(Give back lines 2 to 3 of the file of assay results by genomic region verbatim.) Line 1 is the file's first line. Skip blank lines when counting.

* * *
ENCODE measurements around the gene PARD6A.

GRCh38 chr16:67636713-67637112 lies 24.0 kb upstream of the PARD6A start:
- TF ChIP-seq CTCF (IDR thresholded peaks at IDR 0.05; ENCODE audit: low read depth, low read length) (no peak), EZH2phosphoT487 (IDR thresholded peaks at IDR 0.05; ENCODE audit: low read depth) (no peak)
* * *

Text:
GRCh38 chr16:67636713-67637112 lies 24.0 kb upstream of the PARD6A start:
- TF ChIP-seq CTCF (IDR thresholded peaks at IDR 0.05; ENCODE audit: low read depth, low read length) (no peak), EZH2phosphoT487 (IDR thresholded peaks at IDR 0.05; ENCODE audit: low read depth) (no peak)